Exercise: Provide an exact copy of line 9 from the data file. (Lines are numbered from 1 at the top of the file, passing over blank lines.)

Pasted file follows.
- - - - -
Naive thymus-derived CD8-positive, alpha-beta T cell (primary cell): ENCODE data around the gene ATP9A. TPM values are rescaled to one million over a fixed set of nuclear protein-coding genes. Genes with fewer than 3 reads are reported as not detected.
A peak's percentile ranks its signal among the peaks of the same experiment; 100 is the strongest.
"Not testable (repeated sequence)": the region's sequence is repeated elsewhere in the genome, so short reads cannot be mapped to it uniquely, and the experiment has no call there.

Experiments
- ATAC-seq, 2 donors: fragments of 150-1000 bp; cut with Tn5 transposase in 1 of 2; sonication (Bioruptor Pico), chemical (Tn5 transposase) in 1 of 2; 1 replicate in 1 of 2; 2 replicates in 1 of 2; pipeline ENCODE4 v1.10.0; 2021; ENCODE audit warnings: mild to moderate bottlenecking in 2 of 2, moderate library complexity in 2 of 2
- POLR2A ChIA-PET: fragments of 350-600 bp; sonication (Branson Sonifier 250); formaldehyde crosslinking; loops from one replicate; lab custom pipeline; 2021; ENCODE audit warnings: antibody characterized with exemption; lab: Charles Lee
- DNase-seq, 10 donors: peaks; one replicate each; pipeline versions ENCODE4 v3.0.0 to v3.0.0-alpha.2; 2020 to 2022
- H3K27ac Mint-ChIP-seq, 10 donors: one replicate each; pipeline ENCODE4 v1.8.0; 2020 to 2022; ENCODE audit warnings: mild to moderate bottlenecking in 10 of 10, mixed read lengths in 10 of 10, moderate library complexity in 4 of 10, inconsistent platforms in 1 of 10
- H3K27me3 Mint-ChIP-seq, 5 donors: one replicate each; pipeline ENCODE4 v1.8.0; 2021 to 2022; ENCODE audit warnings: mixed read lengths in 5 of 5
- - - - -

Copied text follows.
- H3K27me3 Mint-ChIP-seq, 5 donors: one replicate each; pipeline ENCODE4 v1.8.0; 2021 to 2022; ENCODE audit warnings: mixed read lengths in 5 of 5